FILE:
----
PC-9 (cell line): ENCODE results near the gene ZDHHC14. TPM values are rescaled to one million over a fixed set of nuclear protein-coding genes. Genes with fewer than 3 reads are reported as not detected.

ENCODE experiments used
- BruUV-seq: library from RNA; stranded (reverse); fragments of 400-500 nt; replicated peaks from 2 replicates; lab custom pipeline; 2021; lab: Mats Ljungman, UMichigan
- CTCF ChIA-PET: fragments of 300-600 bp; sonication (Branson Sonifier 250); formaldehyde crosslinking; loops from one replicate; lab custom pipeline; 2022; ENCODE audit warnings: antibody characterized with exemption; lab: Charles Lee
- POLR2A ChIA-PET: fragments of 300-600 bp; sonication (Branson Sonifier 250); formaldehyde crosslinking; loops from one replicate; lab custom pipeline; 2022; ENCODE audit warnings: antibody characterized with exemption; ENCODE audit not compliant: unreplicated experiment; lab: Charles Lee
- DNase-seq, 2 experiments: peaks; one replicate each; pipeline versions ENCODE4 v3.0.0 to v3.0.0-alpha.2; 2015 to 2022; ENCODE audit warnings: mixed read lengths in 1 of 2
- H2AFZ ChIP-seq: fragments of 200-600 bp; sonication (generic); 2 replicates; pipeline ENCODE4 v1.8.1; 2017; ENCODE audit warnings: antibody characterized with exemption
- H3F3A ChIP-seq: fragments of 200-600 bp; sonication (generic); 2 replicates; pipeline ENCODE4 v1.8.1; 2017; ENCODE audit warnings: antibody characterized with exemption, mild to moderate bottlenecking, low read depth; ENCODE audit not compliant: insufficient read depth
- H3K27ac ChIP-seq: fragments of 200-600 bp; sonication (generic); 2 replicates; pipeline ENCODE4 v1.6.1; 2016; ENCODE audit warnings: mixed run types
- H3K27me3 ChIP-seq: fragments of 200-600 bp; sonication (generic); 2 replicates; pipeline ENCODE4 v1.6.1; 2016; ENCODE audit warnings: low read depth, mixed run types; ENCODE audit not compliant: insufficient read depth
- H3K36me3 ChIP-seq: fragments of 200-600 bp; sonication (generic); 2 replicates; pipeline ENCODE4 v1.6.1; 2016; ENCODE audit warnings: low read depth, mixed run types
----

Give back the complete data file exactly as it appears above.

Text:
PC-9 (cell line): ENCODE results near the gene ZDHHC14. TPM values are rescaled to one million over a fixed set of nuclear protein-coding genes. Genes with fewer than 3 reads are reported as not detected.

ENCODE experiments used
- BruUV-seq: library from RNA; stranded (reverse); fragments of 400-500 nt; replicated peaks from 2 replicates; lab custom pipeline; 2021; lab: Mats Ljungman, UMichigan
- CTCF ChIA-PET: fragments of 300-600 bp; sonication (Branson Sonifier 250); formaldehyde crosslinking; loops from one replicate; lab custom pipeline; 2022; ENCODE audit warnings: antibody characterized with exemption; lab: Charles Lee
- POLR2A ChIA-PET: fragments of 300-600 bp; sonication (Branson Sonifier 250); formaldehyde crosslinking; loops from one replicate; lab custom pipeline; 2022; ENCODE audit warnings: antibody characterized with exemption; ENCODE audit not compliant: unreplicated experiment; lab: Charles Lee
- DNase-seq, 2 experiments: peaks; one replicate each; pipeline versions ENCODE4 v3.0.0 to v3.0.0-alpha.2; 2015 to 2022; ENCODE audit warnings: mixed read lengths in 1 of 2
- H2AFZ ChIP-seq: fragments of 200-600 bp; sonication (generic); 2 replicates; pipeline ENCODE4 v1.8.1; 2017; ENCODE audit warnings: antibody characterized with exemption
- H3F3A ChIP-seq: fragments of 200-600 bp; sonication (generic); 2 replicates; pipeline ENCODE4 v1.8.1; 2017; ENCODE audit warnings: antibody characterized with exemption, mild to moderate bottlenecking, low read depth; ENCODE audit not compliant: insufficient read depth
- H3K27ac ChIP-seq: fragments of 200-600 bp; sonication (generic); 2 replicates; pipeline ENCODE4 v1.6.1; 2016; ENCODE audit warnings: mixed run types
- H3K27me3 ChIP-seq: fragments of 200-600 bp; sonication (generic); 2 replicates; pipeline ENCODE4 v1.6.1; 2016; ENCODE audit warnings: low read depth, mixed run types; ENCODE audit not compliant: insufficient read depth
- H3K36me3 ChIP-seq: fragments of 200-600 bp; sonication (generic); 2 replicates; pipeline ENCODE4 v1.6.1; 2016; ENCODE audit warnings: low read depth, mixed run types